Yogi Berra Biography, Life, Interesting Facts


Yogi Berra

Birthday :

May 12, 1925

Died On :

September 22, 2015

Also Known For :


Birth Place :

St. Louis, Missouri, United States of America

Zodiac Sign :


Lawrence “Yogi” Berra was born on May 12, 1925, in St. Louis, Missouri, USA. His parents were Pietro and Paolina Berra. He had four siblings; John, Josie, Mike, and Tony.

Early Life

Yogi Berra was born into a family of Catholic Italian immigrants. His family struggled to make enough money to support themselves, but Yogi managed to have a somewhat normal childhood. He loved to play baseball with his friends, as well as playing other games. However, his childhood did not last long, as he had to drop out of school in middle school and begin working so he could help to support his large family.


Early Baseball Career

Yogi Berra began his baseball career when he was only 14 years old. He played on a youth league, which was funded by the American Legion. His skills were obvious from the star, and in 1942, when he was still a teenager, he was offered a spot on the St. Louis Cardinals team. However, he turned down the offer, as they did not offer much money. In the same year, he instead signed onto the New York Yankees team, which was willing to pay him all the money he wanted, which was only $500. However, he had to take a break from baseball in the early 1940’s, as he went to Europe to fight in World War II.


Military Career

Yogi Berra entered the military in 1943, only a year after his professional baseball career had begun. He was in the United States Navy. He was an exceptional soldier, who even took part in the D-Day landing in Normandy. Yogi Berra left the navy in 1946 after World War II had ended.


Later Baseball Career

Yogi Berra is most famous for playing with the New York Yankees, which he signed back onto in 1946, after completing his tour in the United States Navy. On the team, he played with other famous baseball players, including Mickey Mantle. He was only an average batter, having a batting average of .285, but it was his skill in catching balls that made him valuable to his team. Along with his teammates, Yogi Berra helped his team to win 10 World Series Championships and 14 American League Championships during his career.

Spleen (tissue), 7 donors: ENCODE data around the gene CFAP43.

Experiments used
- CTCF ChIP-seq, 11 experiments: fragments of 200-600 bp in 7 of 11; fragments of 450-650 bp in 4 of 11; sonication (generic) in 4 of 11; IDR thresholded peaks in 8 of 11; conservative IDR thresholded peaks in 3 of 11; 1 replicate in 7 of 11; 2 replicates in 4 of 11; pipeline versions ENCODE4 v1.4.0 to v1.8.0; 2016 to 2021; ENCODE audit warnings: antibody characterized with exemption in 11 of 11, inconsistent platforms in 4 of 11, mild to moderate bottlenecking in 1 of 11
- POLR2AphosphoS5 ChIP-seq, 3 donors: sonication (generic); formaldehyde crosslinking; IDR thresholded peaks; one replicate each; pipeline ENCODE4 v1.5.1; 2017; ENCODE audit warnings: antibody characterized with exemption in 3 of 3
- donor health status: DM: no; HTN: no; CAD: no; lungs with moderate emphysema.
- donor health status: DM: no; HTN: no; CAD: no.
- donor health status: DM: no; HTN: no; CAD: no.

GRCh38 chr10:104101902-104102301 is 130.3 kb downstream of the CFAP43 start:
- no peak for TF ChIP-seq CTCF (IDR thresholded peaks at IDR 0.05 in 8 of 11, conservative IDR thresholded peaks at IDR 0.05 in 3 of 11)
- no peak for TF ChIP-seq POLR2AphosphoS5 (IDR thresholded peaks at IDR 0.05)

Yogi Berra was humble, even though he was great. He saw himself as an average baseball player, although others would argue that he was one of the most beloved baseball players there ever was. After Yogi Berra retired from baseball, in 1963, the Yankees paid him respect by retiring him #8 jersey, meaning that no other player on the Yankees team will ever use that number.


Coaching Career

In 1964, only a year after retiring from Baseball, Yogi Berra became the manager of the New York Yankees. He helped to win many games, but the team eventually lost to the Cardinals, which ended up costing Yogi Berra his job as manager. This loss did not ruin his love of baseball. In 1965, he signed on to be the player-coach for the New York Mets. 

He did this until 1975 when he was fired. After being fired, he worked with the New York Yankees again, this time as the team’s coach. While coach, he led the team to two victories in the World Series. Yogi Berra was promoted to team manager in 1984 but was fired again in 1985. The next year, he became the coach for another team, the Houston Astros. He did not get fired from this job, and instead worked with the team until he retired in 1992.


Awards And Accomplishments

Yogi Berra earned the Major League Baseball All-Star Catcher award 18 times during his career. He also was the American League MVP three times. Yogi Berra won the Slocum Award, given to him by the New York Baseball Writers Association, in 1967. He was inducted into the Baseball Hall of Fame in 1972. He was given an honorary doctorate in 1996 from Montclair State University. The university also has a baseball stadium named after him.

Yogi Berra received the Presidential Medal of Freedom for his military service, work for supporting LGBT+ rights, and of course, for his impressive baseball career. The award was given in 2015, two months after his death.

Charitable Giving

After retiring from baseball, both as player and coach, Yogi Berra focused on giving to others. In 1998, he founded the Yogi Berra Museum & Learning Center. At the center, he puts on baseball camps, as well as other sports activities, for children to learn more about sports, as well as to get them some exercise, and to help them meet children with similar interests. He helped to fund these programs by throwing celebrity golfing contests.

Family Life

Yogi Berra married a woman named Carmen in 1949. The couple had three children together, all sons, named Dale, Tim, and Larry. The couple was married until Carmen’s death in 2014. After her death, Yogi Berra did not remarry


Yogi Berra died of natural causes on September 22, 2015, in New Jersey. He was 90 years old when he passed away.

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